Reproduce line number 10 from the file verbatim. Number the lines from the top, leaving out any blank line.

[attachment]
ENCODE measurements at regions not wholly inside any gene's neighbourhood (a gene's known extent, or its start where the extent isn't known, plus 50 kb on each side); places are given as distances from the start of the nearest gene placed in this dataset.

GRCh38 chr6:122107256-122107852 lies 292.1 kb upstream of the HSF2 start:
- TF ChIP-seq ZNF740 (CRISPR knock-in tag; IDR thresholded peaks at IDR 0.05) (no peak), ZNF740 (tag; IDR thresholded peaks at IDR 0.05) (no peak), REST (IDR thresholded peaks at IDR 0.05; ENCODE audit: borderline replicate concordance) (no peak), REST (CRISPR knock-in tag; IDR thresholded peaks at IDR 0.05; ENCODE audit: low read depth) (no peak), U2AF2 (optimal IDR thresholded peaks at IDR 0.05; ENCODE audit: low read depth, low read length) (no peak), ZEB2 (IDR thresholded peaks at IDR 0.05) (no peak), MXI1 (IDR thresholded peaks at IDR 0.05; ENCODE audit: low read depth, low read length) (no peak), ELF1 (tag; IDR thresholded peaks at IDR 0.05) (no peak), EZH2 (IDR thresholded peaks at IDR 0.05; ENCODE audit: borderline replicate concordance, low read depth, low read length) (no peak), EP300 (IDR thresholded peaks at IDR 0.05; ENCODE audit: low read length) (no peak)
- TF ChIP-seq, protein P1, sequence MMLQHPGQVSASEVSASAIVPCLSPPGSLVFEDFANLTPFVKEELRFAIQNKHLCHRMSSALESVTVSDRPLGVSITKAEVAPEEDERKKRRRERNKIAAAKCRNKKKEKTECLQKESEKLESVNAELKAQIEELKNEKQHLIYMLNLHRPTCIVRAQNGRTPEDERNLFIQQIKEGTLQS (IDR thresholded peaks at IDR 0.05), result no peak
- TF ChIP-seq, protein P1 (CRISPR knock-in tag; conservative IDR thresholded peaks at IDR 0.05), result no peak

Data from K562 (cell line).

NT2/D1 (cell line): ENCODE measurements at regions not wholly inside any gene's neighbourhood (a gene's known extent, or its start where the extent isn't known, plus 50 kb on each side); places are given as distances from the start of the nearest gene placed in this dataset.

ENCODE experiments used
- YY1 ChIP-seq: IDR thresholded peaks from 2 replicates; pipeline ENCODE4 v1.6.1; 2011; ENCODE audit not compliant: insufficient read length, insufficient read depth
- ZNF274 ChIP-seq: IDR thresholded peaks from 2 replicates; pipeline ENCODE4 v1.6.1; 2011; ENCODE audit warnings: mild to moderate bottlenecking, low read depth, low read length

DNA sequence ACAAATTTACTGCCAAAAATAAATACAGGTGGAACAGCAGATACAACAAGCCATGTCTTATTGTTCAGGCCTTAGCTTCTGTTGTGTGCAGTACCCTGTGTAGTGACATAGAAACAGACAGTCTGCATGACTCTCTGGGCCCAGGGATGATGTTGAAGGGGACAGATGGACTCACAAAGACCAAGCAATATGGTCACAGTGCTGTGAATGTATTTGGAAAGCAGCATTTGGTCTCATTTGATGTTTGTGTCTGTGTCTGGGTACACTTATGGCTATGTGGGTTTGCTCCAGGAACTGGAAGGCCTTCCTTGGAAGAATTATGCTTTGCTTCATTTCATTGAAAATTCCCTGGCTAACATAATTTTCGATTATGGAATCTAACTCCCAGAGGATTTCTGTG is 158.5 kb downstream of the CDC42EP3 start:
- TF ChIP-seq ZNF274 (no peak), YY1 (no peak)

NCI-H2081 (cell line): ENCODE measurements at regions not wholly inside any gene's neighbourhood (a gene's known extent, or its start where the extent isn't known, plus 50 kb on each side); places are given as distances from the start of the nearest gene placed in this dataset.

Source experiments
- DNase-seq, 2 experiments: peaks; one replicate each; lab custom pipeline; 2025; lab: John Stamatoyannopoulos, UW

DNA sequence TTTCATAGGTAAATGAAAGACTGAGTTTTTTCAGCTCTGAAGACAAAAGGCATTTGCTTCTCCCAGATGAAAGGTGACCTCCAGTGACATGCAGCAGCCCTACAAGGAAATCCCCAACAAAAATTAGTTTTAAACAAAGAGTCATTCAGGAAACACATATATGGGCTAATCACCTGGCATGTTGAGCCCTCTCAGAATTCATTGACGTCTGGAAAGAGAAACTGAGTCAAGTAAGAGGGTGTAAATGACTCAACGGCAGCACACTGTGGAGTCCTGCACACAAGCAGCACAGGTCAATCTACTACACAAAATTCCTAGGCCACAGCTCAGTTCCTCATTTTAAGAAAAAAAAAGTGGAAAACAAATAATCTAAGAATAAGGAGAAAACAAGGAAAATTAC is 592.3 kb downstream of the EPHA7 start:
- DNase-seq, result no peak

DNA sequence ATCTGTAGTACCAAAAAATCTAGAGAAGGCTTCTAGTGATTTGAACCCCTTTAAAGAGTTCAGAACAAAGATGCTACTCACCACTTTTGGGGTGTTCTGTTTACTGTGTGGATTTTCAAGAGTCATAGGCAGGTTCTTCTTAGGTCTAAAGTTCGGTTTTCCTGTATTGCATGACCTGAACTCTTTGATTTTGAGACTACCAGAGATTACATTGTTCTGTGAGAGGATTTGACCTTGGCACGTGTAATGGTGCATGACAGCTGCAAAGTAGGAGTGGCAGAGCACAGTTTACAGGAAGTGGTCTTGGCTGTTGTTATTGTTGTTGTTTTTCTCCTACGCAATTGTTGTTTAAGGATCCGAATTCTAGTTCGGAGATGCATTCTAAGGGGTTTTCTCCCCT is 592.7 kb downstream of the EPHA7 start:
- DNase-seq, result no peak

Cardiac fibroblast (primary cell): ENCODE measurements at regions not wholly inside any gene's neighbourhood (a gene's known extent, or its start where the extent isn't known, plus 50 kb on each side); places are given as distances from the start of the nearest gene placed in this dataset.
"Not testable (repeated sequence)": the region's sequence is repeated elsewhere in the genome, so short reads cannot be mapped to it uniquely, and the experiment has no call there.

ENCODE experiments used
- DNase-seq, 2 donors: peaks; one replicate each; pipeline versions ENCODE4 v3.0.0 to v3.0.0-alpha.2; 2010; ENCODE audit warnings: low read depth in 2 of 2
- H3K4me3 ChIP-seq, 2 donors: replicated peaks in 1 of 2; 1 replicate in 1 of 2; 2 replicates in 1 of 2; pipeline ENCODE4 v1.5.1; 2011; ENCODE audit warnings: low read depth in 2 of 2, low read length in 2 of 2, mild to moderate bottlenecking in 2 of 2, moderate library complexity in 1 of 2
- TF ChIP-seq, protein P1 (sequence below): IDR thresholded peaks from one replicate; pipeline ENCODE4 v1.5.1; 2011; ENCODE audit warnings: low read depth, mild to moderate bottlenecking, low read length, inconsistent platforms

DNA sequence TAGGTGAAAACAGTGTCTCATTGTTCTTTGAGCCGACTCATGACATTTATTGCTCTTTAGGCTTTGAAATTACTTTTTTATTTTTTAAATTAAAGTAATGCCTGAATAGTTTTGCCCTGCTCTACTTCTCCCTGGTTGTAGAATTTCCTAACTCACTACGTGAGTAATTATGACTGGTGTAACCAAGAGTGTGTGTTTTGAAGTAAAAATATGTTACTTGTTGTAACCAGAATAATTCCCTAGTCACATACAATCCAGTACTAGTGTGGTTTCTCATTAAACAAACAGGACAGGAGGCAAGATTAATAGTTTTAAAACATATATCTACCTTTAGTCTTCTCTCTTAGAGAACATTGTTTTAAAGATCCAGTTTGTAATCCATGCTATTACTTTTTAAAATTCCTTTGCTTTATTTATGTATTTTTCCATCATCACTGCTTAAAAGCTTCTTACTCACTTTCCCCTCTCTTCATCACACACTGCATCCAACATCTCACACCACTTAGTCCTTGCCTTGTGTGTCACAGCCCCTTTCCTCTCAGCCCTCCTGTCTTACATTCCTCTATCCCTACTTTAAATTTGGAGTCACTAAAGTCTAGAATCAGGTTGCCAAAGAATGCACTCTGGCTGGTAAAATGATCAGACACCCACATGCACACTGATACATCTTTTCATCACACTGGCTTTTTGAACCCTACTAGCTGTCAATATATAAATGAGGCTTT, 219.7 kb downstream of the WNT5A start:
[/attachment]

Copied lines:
- ZNF274 ChIP-seq: IDR thresholded peaks from 2 replicates; pipeline ENCODE4 v1.6.1; 2011; ENCODE audit warnings: mild to moderate bottlenecking, low read depth, low read length